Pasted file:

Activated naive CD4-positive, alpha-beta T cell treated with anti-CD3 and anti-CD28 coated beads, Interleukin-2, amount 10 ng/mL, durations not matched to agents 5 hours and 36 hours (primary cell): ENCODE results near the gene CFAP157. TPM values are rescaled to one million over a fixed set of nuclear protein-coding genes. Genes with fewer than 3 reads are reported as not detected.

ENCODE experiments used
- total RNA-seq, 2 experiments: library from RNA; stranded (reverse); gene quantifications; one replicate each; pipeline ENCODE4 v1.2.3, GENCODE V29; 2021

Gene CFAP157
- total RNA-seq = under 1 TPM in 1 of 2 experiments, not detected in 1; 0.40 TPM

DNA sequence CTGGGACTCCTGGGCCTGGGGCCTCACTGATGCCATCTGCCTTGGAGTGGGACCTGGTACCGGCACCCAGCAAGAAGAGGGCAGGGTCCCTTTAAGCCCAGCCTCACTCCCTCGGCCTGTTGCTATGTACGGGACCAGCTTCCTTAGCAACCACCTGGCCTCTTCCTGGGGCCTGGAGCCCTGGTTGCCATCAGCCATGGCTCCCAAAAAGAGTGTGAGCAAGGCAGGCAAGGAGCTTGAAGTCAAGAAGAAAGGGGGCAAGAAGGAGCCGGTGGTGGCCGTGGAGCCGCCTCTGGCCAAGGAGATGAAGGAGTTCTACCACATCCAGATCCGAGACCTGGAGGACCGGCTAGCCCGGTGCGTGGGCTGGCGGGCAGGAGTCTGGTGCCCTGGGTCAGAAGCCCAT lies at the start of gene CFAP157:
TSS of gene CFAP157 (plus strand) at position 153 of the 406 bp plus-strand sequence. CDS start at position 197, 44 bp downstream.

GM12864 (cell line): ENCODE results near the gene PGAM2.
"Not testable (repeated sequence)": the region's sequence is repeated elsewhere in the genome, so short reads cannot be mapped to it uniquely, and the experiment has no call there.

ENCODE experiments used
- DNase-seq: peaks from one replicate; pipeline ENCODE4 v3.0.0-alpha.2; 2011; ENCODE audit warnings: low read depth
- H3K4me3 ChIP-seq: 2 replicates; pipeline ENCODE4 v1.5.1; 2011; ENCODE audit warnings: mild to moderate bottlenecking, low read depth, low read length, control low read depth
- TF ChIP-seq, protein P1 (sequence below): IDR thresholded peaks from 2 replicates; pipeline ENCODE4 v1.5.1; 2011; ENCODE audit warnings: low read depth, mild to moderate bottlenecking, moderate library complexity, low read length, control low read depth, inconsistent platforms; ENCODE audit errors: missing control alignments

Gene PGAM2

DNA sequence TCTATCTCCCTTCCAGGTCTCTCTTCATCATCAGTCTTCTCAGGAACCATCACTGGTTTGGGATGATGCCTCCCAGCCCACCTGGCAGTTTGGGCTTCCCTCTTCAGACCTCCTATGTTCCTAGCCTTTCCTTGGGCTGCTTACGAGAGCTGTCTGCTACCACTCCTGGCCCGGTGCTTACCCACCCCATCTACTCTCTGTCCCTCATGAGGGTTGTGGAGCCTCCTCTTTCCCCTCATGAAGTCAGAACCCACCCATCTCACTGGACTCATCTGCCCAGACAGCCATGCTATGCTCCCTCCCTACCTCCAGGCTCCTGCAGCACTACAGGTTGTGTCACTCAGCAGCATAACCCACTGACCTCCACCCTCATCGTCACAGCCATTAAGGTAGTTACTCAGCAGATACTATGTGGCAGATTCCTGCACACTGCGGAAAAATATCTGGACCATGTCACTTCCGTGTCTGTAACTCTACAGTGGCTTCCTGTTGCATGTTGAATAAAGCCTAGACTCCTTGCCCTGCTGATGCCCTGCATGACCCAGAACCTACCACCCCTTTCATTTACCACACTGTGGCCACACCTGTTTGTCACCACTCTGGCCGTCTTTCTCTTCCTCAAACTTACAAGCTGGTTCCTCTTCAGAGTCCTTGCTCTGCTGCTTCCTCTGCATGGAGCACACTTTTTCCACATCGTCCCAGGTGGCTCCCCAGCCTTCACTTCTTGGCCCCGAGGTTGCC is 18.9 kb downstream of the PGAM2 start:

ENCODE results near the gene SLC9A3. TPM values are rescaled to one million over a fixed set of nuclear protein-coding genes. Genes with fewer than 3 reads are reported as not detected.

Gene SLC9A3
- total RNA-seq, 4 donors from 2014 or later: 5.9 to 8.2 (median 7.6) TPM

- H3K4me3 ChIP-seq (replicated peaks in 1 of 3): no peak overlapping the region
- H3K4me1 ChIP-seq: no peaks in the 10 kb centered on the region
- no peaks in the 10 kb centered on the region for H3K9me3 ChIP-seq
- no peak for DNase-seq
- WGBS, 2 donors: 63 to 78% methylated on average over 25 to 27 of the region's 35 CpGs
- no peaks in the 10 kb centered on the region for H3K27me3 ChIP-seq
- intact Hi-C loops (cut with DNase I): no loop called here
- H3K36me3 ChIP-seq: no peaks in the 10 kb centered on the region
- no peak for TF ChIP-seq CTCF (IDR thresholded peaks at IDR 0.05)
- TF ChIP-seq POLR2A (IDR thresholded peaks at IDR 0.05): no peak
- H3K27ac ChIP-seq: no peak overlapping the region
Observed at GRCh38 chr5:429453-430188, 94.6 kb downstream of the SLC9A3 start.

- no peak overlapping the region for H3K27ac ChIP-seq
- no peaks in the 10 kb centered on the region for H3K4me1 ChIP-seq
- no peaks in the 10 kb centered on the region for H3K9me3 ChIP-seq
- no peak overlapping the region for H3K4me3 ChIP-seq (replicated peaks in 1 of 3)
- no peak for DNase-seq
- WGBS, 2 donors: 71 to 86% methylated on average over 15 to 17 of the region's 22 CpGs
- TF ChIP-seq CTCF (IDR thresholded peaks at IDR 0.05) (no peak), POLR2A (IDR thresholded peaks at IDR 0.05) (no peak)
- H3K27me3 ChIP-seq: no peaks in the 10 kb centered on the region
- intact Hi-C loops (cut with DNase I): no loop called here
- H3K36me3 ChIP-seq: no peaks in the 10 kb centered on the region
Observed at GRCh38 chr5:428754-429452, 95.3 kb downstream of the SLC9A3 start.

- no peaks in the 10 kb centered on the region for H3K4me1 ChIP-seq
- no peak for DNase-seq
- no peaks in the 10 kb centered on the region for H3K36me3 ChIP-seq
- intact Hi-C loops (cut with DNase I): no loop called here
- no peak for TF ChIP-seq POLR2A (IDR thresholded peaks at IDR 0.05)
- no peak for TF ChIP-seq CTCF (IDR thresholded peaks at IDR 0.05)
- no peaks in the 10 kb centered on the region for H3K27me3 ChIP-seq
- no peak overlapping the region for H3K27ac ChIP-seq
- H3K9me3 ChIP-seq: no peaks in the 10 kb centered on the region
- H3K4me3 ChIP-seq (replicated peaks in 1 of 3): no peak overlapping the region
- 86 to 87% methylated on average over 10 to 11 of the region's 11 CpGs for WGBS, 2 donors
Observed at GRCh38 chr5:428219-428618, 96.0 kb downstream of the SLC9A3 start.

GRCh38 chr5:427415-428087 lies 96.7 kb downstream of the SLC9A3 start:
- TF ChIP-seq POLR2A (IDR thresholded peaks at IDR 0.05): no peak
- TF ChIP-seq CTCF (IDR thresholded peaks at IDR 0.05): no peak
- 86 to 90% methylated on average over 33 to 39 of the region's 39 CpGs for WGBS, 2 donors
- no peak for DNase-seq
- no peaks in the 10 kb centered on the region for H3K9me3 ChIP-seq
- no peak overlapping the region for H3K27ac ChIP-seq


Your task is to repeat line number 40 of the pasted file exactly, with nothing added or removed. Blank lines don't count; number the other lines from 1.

- H3K36me3 ChIP-seq: no peaks in the 10 kb centered on the region